While it may sound like a place described in a sci-fi novel; the ‘Deep Web’ and in turn, the ‘Dark Web’ are a little-known force that is altering virtual security, data protection, and the growth of virtual economies.
In 2013, news sites were quick to report a takedown of the now infamous and defunct online or virtual black market, the Silk Road. This site was a hidden virtual market which was predominantly used to buy and sell illegal drugs, weapons and in some cases, the contracting of criminal activities such as kidnapping and assassination. This illicit version of eBay or Amazon operated entirely outside the search parameters of what is now known as the ‘Clear Web’, and cannot be found or indexed by any of the database search sites we normally use such as Google or Yahoo.
If one imagines the Internet as an iceberg; websites and applications we use on a day-to-day basis make up only its tip. The vast majority of the world’s networked data actually lies beneath the surface in the virtual environment of the Internet that is generally called the ‘Deep Web’. Here, we find data that can only be accessed with security-key protocols such as academic journal sites, company intranet networks, and secured corporate databases.
Sites such as Silk Road existed in what is called the ‘Dark Web’. This area of the Internet is a hidden corner of the World Wide Web that cannot be accessed without special software that anonymises the user and their activities (such as Tor or I2P).
Because online activity on the ‘Dark Web’ cannot be traced, the ‘Dark Web’ has seen the growth of various virtual black-markets and communication networks for criminal and terrorist activities. Likewise, similar market sites to the Silk Road utilise crypto-currency, such as Bitcoin to enable transactions, thus creating a robust virtual and as yet unmeasured economy that rivals real world economies.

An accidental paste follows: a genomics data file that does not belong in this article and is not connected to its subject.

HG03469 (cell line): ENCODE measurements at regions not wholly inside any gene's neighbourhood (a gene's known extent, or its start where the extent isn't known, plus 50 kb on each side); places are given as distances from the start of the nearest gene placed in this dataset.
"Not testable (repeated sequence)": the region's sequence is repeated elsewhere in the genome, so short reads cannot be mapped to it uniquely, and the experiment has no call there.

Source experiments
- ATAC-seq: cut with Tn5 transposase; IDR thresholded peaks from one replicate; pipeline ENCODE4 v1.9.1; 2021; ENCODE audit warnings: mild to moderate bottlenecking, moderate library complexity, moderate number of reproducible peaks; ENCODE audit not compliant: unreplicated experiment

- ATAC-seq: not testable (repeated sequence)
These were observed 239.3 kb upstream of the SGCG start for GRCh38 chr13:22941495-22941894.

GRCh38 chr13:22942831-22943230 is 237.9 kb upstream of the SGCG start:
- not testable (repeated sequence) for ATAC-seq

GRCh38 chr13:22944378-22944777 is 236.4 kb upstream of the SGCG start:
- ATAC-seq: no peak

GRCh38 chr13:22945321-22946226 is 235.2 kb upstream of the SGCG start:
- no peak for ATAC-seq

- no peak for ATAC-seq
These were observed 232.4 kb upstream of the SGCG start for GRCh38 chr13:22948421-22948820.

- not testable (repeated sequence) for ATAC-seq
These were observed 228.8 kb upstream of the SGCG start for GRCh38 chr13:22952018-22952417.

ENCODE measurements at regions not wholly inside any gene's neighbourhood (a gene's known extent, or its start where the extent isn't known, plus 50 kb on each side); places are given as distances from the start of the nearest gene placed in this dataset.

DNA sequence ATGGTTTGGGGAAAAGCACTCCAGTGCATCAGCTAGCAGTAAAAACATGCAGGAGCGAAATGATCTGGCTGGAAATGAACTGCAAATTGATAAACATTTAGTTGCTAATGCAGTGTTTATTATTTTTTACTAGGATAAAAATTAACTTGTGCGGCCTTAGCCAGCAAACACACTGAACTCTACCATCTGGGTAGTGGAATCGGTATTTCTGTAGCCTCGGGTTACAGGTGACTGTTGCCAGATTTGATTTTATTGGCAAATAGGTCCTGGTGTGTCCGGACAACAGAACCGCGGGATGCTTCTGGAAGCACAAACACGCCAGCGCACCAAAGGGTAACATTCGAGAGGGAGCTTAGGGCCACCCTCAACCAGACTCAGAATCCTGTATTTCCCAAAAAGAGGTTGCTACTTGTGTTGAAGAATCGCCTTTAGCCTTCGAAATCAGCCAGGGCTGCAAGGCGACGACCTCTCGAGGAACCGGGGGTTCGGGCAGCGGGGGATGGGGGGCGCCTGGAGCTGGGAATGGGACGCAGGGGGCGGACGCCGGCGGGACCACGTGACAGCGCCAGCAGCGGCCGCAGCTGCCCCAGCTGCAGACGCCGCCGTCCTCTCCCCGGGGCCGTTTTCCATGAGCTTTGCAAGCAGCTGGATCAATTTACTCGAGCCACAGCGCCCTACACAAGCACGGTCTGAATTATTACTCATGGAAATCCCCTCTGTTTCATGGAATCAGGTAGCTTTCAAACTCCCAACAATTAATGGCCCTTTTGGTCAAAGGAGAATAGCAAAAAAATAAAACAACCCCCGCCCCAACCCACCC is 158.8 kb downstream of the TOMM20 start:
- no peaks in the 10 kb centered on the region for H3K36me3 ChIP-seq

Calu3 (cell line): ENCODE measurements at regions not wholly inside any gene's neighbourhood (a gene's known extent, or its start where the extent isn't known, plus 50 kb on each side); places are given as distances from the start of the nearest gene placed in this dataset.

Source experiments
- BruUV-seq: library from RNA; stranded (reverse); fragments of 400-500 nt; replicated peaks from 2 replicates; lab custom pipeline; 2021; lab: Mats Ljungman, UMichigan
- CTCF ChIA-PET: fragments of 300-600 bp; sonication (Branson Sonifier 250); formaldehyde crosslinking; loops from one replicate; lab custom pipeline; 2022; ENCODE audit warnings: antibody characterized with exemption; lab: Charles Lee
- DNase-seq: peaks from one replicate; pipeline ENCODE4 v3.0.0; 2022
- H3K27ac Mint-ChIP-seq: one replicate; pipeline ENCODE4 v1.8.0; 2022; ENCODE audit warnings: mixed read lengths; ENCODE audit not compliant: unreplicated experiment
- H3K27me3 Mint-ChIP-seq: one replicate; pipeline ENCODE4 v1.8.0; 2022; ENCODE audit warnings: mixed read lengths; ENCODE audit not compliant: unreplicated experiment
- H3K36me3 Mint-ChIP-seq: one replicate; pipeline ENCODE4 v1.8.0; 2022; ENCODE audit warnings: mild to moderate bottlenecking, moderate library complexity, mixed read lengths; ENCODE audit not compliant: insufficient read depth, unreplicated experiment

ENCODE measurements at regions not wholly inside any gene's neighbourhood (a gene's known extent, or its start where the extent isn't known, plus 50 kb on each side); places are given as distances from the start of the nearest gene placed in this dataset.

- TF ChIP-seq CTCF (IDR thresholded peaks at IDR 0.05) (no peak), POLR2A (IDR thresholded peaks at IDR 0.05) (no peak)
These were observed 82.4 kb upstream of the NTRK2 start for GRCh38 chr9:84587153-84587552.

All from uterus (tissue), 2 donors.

The ‘Dark Web’ virtual market AlphaBay, which was taken down in 2015 alarmingly enabled transactions worth up to an estimate of $1b in just one year. 
The risks that the ‘Dark Web’ poses to regular businesses depends on the kind of data and information those businesses own.
Some examples of risks the ‘dark web’ possess for users include:
- Private customer data such as credit card numbers can be hacked, then bought and sold in ‘Dark Web’ virtual markets to be used by malicious hackers and organisations for identity theft and fraud;
- High-profile cyber-attacks such as the one on the dating website Ashley Madison in 2015, utilised private information that had been hacked and stored in the Dark Web;
- The recent WannaCry malware that infected the British NHS network in early 2017 was likely developed and sold on the ‘Dark Web’ to black hat hackers.
The concept of the ‘Deep Web’ and ‘Dark Web’ is difficult to grasp. When considering your cyber security regime it is important to remember the following:
- Be informed, stay alert and on top of the latest issues in cyber security
- Back-up databases onto offline servers on a regular basis
- Consider researching and purchasing cyber insurance schemes to protect against financial losses
Unfortunately, governance and legislation informing the access and use of the ‘Deep Web’ cannot keep up with online developments. It is difficult to protect yourself or your business from a threat of which little has been learned or measured.
While not every aspect of the uncharted ‘Deep Web’ is criminal or even unsavoury (many users navigate the Dark Web to avoid having their online activities captured by marketers on search engines), it is crucial to understand the risks that this unknown world can pose for the user.
Awareness of the existence of the ‘dark web’ can, at the very least, inform your security regimes for the future.
If you require advice and support in developing or improving your organisation’s cyber security regime please do not hesitiate to contact Agilient.
The Agilient Team